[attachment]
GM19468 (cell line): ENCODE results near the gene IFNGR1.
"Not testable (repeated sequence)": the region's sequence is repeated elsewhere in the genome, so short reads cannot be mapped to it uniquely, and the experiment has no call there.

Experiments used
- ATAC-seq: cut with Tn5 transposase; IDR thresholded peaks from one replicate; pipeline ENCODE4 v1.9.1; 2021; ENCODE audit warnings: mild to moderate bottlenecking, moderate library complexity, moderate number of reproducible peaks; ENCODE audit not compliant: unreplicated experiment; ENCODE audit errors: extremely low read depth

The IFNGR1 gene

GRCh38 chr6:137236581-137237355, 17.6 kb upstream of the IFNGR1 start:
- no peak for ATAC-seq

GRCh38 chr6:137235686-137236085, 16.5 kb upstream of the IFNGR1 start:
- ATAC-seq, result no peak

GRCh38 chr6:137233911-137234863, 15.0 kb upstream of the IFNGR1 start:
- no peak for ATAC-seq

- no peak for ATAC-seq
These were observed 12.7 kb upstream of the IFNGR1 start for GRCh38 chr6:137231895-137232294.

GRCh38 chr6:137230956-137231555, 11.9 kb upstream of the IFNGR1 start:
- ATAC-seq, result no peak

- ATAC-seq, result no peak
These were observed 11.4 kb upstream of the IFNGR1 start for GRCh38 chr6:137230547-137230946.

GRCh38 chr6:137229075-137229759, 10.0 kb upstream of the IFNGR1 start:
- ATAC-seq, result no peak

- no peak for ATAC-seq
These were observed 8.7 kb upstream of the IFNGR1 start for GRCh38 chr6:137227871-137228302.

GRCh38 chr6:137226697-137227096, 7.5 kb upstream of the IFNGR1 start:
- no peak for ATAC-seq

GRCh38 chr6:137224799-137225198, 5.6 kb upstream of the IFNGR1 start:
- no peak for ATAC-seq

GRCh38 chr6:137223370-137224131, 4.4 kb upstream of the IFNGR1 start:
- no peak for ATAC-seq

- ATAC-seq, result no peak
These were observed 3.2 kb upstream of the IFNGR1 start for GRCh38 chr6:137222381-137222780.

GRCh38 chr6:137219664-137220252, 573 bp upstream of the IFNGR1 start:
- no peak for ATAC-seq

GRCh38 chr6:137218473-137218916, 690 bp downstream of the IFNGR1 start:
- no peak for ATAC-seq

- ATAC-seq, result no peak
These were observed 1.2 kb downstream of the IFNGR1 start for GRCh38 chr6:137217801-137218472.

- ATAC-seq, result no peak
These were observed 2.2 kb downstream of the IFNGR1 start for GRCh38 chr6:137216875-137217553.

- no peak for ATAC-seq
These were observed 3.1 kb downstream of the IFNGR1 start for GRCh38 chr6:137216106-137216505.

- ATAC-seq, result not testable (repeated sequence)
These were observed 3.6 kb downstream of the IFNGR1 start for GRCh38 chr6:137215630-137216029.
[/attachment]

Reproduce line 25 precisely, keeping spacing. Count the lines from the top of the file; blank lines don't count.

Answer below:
- no peak for ATAC-seq